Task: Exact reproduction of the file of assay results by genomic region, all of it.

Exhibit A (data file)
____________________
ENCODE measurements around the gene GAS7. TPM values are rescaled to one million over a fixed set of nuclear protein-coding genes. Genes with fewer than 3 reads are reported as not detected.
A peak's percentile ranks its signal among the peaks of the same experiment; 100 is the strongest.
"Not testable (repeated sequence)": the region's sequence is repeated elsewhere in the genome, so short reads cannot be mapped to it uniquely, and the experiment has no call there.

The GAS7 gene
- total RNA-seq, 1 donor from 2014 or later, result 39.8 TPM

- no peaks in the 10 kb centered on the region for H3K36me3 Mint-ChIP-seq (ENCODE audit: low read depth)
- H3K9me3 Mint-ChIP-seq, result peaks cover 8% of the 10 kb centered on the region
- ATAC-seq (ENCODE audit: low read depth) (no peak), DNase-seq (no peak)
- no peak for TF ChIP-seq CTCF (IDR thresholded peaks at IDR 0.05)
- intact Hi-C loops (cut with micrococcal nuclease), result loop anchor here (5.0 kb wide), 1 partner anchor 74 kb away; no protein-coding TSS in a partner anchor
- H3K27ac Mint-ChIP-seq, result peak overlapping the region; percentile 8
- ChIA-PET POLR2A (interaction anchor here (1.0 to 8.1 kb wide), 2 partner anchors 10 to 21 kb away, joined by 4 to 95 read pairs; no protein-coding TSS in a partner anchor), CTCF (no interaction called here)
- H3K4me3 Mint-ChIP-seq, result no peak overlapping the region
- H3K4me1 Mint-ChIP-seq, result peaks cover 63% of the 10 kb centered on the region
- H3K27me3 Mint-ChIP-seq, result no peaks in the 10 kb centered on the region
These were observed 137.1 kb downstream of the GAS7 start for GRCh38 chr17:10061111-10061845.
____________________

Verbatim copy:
ENCODE measurements around the gene GAS7. TPM values are rescaled to one million over a fixed set of nuclear protein-coding genes. Genes with fewer than 3 reads are reported as not detected.
A peak's percentile ranks its signal among the peaks of the same experiment; 100 is the strongest.
"Not testable (repeated sequence)": the region's sequence is repeated elsewhere in the genome, so short reads cannot be mapped to it uniquely, and the experiment has no call there.

The GAS7 gene
- total RNA-seq, 1 donor from 2014 or later, result 39.8 TPM

- no peaks in the 10 kb centered on the region for H3K36me3 Mint-ChIP-seq (ENCODE audit: low read depth)
- H3K9me3 Mint-ChIP-seq, result peaks cover 8% of the 10 kb centered on the region
- ATAC-seq (ENCODE audit: low read depth) (no peak), DNase-seq (no peak)
- no peak for TF ChIP-seq CTCF (IDR thresholded peaks at IDR 0.05)
- intact Hi-C loops (cut with micrococcal nuclease), result loop anchor here (5.0 kb wide), 1 partner anchor 74 kb away; no protein-coding TSS in a partner anchor
- H3K27ac Mint-ChIP-seq, result peak overlapping the region; percentile 8
- ChIA-PET POLR2A (interaction anchor here (1.0 to 8.1 kb wide), 2 partner anchors 10 to 21 kb away, joined by 4 to 95 read pairs; no protein-coding TSS in a partner anchor), CTCF (no interaction called here)
- H3K4me3 Mint-ChIP-seq, result no peak overlapping the region
- H3K4me1 Mint-ChIP-seq, result peaks cover 63% of the 10 kb centered on the region
- H3K27me3 Mint-ChIP-seq, result no peaks in the 10 kb centered on the region
These were observed 137.1 kb downstream of the GAS7 start for GRCh38 chr17:10061111-10061845.